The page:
Portfolio Rejane.jpg

A dazzlingly original portfolio concept. A series of perfect-bound books contained within a slipcase and all bound with an elastic band. Image courtesy of © Zoo Press.

The Receptacle Itself

275326461_8815075398_b.jpg

A great alternative to the traditional “paper” portfolio, the laptop is an increasingly appealing method for showcasing one’s work. Image courtesy of © François Proulx.

“Don’t fret, it’s what’s inside that counts” we are told by our mothers when spurned by a playground sweetheart. But with regard to the portfolio, the exterior, the actual, physical receptacle you carry your work around in, matters a great deal too. The slim black case, once beloved by all, has, over the decades, become ubiquitous and predictable. It has an evergreen appeal, in the same way that gallery spaces’ white walls and beech blonde floors do. Because of its very ubiquity though, here in the 21st century, the slim black case is no longer going to raise any eyebrows or get hearts a-thumping. Employers will have seen thousands of them. Therefore, I’d advise you to think about something a little different. The key here remains discretion; a receptacle whose appearance visually or tactilely overpowers the work contained within has failed in a basic aim, much as a gallery in charge of a Mondrian retrospective would if it hung the great Modernist’s canvases on garish flock wallpaper, if you can imagine so undesirable a thing.

archivebox.gif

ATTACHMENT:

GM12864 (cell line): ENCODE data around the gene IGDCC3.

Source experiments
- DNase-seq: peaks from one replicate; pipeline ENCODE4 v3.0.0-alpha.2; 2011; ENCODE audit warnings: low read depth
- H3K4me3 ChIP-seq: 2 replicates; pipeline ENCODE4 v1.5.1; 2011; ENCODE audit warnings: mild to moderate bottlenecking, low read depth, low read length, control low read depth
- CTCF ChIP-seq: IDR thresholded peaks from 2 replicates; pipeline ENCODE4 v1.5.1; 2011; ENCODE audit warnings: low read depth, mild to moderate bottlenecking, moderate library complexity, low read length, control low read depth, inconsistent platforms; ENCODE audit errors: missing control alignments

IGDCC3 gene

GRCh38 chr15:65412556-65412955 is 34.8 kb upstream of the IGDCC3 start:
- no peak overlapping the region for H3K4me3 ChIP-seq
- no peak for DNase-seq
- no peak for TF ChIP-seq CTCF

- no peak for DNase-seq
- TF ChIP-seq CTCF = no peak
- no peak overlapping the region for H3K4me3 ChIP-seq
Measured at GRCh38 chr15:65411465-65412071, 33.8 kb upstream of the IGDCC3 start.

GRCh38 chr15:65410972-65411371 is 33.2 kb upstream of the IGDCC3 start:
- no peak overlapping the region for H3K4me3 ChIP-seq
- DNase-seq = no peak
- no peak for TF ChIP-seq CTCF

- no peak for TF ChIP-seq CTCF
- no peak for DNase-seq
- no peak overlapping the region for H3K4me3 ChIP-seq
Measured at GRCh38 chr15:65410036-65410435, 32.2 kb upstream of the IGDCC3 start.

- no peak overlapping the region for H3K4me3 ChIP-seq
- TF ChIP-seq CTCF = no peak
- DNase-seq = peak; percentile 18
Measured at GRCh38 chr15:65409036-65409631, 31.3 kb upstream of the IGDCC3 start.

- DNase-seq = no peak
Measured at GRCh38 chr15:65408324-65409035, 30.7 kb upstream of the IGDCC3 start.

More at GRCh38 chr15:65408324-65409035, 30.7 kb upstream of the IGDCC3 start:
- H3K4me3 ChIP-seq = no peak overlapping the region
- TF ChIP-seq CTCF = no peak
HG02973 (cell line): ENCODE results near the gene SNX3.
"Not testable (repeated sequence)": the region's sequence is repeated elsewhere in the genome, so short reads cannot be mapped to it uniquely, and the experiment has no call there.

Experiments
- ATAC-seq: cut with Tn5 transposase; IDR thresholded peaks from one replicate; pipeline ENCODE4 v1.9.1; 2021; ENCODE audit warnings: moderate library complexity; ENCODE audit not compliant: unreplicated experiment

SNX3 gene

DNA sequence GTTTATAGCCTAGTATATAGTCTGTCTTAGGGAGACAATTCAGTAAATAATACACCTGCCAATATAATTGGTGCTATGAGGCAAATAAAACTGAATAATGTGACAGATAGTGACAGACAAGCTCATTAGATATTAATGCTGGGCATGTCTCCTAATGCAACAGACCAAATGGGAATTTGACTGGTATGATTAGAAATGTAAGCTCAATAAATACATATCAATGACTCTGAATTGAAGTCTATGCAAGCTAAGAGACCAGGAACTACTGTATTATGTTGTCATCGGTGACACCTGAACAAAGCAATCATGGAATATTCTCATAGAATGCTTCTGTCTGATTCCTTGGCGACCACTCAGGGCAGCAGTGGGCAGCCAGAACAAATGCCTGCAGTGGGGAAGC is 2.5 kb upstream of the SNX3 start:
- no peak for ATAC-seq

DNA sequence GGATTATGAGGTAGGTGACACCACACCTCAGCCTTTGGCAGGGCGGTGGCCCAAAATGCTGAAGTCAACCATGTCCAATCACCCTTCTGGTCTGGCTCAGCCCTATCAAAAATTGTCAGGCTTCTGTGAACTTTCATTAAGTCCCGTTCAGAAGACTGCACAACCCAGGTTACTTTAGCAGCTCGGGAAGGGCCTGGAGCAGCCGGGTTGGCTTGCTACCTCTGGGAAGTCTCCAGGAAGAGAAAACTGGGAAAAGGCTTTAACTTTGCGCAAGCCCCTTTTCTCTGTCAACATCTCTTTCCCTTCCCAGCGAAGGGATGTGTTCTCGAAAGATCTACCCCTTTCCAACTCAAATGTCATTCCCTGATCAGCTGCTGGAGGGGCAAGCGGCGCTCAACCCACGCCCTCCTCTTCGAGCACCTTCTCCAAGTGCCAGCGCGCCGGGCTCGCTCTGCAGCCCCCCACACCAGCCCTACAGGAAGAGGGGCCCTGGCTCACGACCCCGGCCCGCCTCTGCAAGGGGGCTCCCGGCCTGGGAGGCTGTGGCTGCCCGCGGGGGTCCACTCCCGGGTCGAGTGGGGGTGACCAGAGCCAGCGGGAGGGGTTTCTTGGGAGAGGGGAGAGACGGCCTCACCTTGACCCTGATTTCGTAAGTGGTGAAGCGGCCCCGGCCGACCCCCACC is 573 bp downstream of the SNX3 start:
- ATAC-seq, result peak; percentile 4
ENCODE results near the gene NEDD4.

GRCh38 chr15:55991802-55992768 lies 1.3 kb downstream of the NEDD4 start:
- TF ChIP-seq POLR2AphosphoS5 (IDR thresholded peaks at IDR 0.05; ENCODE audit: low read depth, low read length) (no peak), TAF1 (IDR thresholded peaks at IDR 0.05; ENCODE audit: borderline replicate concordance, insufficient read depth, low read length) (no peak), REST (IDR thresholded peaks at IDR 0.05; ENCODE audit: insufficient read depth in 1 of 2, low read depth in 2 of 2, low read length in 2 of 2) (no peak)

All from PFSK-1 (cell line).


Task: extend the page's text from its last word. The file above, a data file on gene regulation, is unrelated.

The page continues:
Photographers’ archive boxes make handsome receptacles for a freelancer’s portfolio. They are sturdy, protecting, beautifully made from acid-free materials and discrete in their design, much in the same way the slim black case is. Their self-folding covers carry just enough weight for them to open and lie flat with a pleasing ‘clunk’. Also of immense value, they allow the freelancer to carry his work around loose-leaf fashion. To carry your work loose-leaf is an infinitely more desirable system than having a ringbound portfolio, which requires the designer to frequently turn the case around and (if the case is on the larger side) awkwardly turn the plastic sleeves as he goes. Loose-leaf printouts allow the freelancer to pass them around to those they’re presenting to, and this is A Good Thing.

217881351_25ecc4a09f_b.jpg

“Thou shalt not use Powerpoint to present thy portfolio”. Image used with kind permission of © Ian Ruotsala.

If you have a laptop, you may wish to make this your main portfolio receptacle. Laptops are good for this, and a modern, not-too-scuffed Apple laptop can help make a slick impression on others. Be sure to have all the technical bases covered before presenting; arriving to a meeting with an uncharged laptop, sans mains charger isn’t going to impress anybody. Choosing to carry your portfolio on a laptop allows for expedient and rapid updating of work. You can shuffle things around, add and omit projects as you see fit and effectively tailor your body of work to suit each new meeting and interview you bag. You can of course do the same with a traditional paper-based portfolio, though high-quality printouts can represent a not negligible expense. A final word on using laptops, if you do choose to pursue this route avoid using Powerpoint in your presentations; everybody by now should know that this software is the last word in corporate uncool.

This Is The Modern World

barral_portfolio.png

Portfolio site of successful designer Fabien Barral.